This year at Boskone, there were some interesting panels, great painting demos by Bob Eggleton and Omar Rayyan, and a nice gallery of paintings from Boskones past and present alongside works by the Artist GOH, Dean Morrissey. Anthropology, SF, and Chad Oliver The first panel I attended was on the works of Chad Oliver, the great anthropologist / SF author from Texas. Amy Thomson, whose work on the encounters between humans and aliens (and between robot girl and humans) remarked that, in fact, she was not influenced by Oliver before writing the Color of Distance and Through Alien Eyes, and only came to appreciate the anthropological aspects of Oliver’s science fiction in retrospect. George Zebrowski told of his long working relationship with Chad Oliver. When he worked with Crown Books as editor for their Classics of Modern Science Fiction series in the mid-1980s, Zebrowski was asked what the first ten volumes should be, and he told them that the three of those ten should include Chad Oliver’s novels: Shores of Another Sea, Shadows of the Sun, and Unearthly Neighbors. Three out of ten? By the same author! Was Zebrowski out of his mind? But, in fact, Crown ended up supporting the suggestion and those novels did appear as the 3rd, 8th, and 9th volumes in the series.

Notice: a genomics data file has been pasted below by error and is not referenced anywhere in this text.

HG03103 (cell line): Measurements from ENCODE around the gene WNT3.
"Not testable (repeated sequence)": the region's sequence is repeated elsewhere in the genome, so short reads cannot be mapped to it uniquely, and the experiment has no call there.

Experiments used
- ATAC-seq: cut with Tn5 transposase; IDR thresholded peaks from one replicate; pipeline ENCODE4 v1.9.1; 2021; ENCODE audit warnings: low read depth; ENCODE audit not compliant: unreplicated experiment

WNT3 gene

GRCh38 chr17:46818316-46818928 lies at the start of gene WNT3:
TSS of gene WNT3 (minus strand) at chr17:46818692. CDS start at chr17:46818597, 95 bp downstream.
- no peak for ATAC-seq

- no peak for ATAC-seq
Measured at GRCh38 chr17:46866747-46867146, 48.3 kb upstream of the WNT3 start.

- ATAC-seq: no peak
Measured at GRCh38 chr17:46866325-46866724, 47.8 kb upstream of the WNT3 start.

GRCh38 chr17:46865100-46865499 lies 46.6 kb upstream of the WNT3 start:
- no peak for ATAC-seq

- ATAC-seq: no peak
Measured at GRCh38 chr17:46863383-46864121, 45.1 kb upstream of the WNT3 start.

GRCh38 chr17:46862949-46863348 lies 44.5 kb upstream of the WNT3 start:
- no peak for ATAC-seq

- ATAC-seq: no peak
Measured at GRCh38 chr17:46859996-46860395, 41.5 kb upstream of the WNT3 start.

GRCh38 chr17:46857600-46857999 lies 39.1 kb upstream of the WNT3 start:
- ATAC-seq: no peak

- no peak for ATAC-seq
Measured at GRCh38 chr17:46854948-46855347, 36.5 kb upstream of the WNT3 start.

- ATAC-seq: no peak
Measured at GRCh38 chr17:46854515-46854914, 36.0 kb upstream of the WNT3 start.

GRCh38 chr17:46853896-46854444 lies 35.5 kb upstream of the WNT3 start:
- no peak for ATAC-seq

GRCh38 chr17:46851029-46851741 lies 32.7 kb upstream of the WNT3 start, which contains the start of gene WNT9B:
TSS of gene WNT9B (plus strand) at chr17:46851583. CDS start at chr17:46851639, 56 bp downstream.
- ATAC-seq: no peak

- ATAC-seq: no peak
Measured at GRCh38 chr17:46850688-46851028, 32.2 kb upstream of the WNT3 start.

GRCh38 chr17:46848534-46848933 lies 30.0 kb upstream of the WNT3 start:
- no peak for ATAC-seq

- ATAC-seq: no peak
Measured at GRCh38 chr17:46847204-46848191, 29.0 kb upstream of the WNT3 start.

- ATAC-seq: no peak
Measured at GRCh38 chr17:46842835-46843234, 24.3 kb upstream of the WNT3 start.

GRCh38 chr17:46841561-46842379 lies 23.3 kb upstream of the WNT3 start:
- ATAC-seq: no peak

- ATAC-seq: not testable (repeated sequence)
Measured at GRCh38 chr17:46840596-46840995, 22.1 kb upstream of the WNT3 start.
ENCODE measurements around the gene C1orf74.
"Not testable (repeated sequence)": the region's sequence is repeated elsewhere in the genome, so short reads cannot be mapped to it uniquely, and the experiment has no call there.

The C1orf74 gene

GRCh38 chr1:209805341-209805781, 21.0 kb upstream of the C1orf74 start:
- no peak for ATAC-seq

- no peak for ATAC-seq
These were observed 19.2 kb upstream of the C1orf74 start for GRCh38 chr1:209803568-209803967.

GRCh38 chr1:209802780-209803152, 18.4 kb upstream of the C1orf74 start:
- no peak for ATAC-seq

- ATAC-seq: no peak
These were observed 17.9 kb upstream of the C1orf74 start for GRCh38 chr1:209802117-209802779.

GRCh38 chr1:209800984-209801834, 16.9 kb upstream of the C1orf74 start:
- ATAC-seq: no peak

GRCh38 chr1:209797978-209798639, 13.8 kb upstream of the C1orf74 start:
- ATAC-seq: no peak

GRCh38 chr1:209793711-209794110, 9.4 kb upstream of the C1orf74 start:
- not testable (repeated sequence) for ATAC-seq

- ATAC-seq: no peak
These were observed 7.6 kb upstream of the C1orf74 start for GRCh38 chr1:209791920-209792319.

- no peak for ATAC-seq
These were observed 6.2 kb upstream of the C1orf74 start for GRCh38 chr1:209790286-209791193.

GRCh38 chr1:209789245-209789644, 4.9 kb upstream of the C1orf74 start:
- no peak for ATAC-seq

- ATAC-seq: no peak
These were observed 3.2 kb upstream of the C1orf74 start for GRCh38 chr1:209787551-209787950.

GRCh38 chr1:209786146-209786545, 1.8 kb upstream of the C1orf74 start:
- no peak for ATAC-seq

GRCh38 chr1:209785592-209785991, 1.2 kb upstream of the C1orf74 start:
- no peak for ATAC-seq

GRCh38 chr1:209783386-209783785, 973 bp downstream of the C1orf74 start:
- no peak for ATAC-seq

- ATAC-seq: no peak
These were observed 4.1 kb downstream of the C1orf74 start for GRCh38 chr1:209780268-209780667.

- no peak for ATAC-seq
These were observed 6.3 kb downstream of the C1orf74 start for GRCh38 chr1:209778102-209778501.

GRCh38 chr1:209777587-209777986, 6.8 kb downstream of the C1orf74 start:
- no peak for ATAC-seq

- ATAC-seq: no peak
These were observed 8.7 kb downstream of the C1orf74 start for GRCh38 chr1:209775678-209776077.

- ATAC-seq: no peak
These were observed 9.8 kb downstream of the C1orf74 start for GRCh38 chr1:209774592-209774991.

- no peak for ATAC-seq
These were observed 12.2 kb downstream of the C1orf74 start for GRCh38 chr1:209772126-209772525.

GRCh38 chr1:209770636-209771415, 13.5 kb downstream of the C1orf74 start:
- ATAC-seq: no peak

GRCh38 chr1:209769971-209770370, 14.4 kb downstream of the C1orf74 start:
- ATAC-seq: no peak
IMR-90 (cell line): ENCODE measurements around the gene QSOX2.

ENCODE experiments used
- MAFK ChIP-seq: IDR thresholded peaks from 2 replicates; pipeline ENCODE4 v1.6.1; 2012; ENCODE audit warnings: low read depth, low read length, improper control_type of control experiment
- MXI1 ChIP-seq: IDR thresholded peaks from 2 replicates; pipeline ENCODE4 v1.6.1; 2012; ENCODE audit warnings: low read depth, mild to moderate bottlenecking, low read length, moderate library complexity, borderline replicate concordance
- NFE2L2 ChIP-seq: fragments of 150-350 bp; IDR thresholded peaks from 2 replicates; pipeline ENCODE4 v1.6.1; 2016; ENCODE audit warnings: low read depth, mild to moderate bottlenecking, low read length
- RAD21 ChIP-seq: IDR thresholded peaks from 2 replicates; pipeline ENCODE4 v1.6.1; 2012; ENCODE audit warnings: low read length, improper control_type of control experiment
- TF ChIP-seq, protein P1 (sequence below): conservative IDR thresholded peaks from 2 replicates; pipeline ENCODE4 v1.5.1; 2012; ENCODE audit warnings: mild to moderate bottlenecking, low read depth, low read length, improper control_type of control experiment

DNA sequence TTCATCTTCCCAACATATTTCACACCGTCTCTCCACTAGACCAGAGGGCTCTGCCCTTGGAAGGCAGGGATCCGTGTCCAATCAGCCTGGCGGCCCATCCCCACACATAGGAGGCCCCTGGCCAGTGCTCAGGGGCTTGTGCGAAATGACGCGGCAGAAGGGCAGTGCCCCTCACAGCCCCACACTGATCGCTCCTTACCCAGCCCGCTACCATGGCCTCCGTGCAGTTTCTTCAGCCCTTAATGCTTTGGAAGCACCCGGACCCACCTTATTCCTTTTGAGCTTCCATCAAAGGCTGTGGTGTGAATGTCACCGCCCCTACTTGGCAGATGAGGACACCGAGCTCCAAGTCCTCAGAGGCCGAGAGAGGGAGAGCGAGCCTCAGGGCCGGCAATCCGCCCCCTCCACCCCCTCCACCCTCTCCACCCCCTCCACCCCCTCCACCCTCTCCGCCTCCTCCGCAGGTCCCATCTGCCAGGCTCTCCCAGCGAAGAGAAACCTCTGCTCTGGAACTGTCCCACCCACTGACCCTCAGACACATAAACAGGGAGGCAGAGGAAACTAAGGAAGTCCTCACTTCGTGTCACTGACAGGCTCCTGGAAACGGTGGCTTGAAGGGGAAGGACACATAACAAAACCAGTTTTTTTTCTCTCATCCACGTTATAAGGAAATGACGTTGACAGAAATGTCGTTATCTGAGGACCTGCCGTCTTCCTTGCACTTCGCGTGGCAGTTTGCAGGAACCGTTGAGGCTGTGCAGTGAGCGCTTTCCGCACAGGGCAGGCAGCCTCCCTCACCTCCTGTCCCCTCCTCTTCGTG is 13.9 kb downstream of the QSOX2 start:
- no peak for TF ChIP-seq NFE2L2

Okay, it’s not exactly a panel, but it is sort of weird… And it did clue me into the some arcane tidbits of film history. For example, I didn’t even know about the fifteen part-serial Nyoka, the Jungle Girl (1941), which claimed to be based on an Edgar Rice Burroughs 1929 novel, Jungle Girl, even though ERB’s book takes place in Cambodia, and Nyoka (“snake” in Swahili) is clearly set in the Hollywood mythos Africa.